The way they came up with that number is mildly eyebrow-raising. They looked at box office numbers for the four weeks before and after the Oscar nominations were announced each year, tracking both the Best Picture-nominated films and other "movies that mattered" -- movies they deemed to be "in the running," or otherwise significant. The nominees made, on average, just over $1 million more in the four weeks after the announcement than before, and the other films made, on average, just over $5 million less. Combining those numbers gave Slate their magic figure.
What do you think of this methodology? It's fairly thoughtful, but it also seems a bit circular: much like The Simpsons' theory that alcohol is both the cause of and solution to all of life's problems, box office staying power is often cited as a prerequisite to, and result of, a Best Picture nomination. I think you have to discount Slate's figure a bit by the fact that, on average, the nominees would have had more stamina over the eight weeks than the non-nominees anyway. Sadly it's hard to come up with a precise number since of course we don't know how much, say, No Country for Old Men would have made after the Oscar announcement had it not been nominated.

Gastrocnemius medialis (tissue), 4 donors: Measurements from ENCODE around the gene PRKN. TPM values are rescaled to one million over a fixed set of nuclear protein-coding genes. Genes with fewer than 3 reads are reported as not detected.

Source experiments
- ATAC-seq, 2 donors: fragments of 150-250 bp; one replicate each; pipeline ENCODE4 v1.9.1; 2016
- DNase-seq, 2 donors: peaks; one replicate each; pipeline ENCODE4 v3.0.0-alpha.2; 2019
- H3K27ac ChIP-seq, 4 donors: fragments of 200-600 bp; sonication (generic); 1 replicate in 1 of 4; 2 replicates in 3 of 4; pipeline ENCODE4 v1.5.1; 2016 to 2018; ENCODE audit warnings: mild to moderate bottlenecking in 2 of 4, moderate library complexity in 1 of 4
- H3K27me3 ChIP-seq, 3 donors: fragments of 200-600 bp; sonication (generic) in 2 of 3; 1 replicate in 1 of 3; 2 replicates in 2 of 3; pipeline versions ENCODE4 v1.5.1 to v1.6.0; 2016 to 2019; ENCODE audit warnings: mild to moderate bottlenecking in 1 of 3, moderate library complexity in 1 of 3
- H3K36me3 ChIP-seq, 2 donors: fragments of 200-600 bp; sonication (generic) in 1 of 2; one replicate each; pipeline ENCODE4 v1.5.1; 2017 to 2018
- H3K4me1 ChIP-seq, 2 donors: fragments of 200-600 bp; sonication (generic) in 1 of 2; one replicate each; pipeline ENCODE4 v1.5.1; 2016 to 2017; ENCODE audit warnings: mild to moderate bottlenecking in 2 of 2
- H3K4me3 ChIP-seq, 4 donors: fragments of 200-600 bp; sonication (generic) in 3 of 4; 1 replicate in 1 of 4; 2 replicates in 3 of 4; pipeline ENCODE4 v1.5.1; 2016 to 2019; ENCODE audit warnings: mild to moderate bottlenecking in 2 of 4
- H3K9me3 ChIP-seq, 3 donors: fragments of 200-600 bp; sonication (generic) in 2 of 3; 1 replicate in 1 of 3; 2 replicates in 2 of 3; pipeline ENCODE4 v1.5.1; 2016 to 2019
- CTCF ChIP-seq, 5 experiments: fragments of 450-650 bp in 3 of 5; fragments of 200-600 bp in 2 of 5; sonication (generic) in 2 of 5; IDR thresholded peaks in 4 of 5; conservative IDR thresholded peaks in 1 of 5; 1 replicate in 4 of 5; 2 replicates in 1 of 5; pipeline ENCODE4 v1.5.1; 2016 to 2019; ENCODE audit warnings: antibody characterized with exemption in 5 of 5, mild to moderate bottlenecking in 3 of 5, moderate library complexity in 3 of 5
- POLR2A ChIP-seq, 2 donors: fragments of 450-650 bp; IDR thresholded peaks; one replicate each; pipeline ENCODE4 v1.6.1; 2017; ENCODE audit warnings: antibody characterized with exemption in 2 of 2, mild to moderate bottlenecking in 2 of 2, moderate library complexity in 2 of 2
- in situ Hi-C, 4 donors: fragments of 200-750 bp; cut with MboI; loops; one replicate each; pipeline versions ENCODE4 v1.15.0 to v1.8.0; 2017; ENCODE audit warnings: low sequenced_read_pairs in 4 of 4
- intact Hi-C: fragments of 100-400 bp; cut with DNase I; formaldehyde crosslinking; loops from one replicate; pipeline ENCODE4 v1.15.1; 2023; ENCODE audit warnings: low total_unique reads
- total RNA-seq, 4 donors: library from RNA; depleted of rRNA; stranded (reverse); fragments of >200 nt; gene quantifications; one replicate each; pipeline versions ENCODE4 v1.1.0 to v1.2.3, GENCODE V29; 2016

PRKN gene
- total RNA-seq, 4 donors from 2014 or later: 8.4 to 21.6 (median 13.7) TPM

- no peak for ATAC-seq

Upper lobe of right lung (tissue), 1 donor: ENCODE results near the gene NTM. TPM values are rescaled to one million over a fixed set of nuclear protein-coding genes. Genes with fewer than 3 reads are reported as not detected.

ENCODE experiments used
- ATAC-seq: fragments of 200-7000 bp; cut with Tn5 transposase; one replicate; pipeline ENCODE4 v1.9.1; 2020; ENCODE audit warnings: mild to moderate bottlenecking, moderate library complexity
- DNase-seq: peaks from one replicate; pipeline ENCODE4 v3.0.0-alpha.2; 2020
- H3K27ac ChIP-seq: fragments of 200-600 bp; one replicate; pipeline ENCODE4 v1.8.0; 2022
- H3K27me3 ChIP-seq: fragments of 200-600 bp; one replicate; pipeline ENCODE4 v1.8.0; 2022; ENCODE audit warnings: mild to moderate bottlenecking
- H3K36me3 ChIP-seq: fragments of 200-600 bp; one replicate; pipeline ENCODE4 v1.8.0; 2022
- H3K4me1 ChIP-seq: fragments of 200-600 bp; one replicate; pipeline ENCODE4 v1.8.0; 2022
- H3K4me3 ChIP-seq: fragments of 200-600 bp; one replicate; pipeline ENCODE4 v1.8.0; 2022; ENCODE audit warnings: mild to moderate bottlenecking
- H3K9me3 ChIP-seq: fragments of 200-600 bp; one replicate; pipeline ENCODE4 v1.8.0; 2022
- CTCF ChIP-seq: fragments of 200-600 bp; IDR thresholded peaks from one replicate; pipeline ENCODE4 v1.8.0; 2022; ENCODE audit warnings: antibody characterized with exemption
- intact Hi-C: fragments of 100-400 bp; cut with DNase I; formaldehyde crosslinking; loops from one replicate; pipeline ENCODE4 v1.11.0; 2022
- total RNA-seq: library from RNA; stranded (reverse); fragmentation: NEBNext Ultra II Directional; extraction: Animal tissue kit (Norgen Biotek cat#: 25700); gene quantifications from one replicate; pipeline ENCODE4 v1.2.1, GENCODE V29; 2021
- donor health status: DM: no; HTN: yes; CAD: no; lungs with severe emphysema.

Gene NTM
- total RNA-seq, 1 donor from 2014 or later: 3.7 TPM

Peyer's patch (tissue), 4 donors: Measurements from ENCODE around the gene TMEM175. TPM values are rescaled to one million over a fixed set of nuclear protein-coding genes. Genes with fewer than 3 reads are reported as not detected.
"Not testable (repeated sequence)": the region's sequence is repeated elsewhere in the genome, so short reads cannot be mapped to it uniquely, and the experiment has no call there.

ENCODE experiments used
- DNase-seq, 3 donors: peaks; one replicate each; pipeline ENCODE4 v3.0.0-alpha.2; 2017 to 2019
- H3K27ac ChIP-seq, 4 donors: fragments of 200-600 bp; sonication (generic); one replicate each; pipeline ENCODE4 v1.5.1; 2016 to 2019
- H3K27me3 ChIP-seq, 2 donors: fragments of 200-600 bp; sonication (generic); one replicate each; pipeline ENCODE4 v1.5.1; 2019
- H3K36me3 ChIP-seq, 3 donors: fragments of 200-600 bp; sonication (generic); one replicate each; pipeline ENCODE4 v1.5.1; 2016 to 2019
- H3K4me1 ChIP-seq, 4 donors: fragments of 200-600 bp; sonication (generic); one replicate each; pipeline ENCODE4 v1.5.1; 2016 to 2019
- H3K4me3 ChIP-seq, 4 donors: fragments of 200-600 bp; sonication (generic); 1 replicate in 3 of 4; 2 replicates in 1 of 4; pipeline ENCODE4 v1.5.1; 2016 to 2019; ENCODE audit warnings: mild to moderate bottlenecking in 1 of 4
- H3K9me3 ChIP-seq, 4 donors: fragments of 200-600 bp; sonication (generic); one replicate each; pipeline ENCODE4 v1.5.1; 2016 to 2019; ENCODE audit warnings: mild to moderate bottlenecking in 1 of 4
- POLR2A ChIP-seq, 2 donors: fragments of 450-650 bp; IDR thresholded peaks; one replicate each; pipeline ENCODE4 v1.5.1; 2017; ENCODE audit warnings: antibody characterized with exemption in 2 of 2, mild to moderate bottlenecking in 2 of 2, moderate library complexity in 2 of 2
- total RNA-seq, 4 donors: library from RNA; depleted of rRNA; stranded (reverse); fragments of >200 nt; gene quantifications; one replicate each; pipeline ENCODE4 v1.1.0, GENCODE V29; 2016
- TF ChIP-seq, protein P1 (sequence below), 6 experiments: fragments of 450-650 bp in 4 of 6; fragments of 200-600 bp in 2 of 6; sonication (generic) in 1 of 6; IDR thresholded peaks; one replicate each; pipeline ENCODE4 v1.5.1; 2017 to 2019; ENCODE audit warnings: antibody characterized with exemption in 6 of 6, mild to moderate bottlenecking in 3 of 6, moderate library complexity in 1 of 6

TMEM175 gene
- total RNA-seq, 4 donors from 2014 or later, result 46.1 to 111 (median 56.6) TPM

A good example: this weekend -- the one immediately following the announcement of the 2008 noms -- Slumdog Millionaire saw a nearly 80% box-office boost (and added over 800 screens in a move that certainly preceded the Academy's Thursday announcement). Look what a Best Picture nomination can do, right? Except that last weekend, Slumdog gained nearly 55% without the benefit of any Oscar noms. So I think you have to account for the fact that some of that vaunted nominee staying power is independent of the Oscar nominations, and is rather a result of the word-of-mouth and popularity that garnered the nominations to begin with.